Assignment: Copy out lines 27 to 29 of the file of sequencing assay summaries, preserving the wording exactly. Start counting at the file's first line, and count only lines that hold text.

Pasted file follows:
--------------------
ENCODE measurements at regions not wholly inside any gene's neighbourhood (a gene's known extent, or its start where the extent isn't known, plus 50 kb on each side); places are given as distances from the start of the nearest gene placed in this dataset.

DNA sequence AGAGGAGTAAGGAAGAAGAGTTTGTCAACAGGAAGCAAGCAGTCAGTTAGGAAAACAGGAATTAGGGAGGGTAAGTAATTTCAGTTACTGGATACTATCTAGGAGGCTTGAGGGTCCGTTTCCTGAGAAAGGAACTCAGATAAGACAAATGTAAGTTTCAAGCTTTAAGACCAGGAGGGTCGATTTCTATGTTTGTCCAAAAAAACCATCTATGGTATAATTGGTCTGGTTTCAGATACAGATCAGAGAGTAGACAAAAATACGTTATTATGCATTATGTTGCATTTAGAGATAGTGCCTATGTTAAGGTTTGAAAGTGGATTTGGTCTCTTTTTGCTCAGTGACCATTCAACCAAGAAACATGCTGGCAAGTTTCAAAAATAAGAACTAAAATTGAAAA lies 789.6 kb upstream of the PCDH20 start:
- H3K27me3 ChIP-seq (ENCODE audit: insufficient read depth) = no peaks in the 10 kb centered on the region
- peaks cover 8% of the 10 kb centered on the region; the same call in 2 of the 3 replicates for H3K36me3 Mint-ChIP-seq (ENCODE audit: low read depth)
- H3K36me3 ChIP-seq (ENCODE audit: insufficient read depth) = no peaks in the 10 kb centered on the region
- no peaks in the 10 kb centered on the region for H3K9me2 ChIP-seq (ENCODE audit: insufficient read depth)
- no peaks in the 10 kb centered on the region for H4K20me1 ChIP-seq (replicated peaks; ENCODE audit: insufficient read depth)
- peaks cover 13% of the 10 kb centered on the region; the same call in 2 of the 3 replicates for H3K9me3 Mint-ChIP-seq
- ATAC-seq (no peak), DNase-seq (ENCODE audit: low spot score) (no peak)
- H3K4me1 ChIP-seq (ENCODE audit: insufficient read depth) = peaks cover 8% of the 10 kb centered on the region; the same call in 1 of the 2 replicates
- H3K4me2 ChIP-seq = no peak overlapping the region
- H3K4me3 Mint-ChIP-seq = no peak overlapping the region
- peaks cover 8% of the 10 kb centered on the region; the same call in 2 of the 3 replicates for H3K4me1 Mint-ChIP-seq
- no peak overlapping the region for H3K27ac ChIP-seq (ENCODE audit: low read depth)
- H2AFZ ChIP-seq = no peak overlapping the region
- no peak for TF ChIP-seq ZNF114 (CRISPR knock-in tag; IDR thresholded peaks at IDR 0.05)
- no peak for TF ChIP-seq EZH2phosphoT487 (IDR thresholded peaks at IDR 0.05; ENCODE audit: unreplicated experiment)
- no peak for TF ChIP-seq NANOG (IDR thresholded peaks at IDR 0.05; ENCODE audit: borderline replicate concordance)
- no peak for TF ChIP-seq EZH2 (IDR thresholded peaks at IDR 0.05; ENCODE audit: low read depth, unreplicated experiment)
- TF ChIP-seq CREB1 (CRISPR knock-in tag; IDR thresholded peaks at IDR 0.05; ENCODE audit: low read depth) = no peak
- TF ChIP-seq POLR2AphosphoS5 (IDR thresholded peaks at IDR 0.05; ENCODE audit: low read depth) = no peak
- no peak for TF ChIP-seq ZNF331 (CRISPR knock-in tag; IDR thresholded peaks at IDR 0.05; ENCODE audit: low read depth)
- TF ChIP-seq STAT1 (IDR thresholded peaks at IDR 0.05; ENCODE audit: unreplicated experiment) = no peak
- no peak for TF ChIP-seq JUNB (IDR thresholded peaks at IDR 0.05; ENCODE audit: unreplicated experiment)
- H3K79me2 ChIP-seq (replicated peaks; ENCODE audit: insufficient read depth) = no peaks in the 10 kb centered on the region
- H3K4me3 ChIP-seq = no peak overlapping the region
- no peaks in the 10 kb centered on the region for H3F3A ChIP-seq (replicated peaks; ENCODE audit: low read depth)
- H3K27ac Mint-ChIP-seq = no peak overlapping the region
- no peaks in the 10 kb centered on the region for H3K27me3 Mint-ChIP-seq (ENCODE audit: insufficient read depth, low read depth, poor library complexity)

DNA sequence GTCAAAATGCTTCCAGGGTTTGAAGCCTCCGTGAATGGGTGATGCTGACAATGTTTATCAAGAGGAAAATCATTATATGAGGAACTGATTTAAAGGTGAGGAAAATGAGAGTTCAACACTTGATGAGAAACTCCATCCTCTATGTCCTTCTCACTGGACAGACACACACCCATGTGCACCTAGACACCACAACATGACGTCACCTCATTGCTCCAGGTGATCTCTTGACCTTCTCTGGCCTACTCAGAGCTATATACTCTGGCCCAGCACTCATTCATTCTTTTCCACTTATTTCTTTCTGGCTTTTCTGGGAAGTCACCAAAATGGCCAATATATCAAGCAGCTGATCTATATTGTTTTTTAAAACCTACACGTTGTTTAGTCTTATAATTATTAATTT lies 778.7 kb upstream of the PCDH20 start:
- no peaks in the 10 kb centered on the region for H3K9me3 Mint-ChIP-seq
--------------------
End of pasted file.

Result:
- no peaks in the 10 kb centered on the region for H3F3A ChIP-seq (replicated peaks; ENCODE audit: low read depth)
- H3K27ac Mint-ChIP-seq = no peak overlapping the region
- no peaks in the 10 kb centered on the region for H3K27me3 Mint-ChIP-seq (ENCODE audit: insufficient read depth, low read depth, poor library complexity)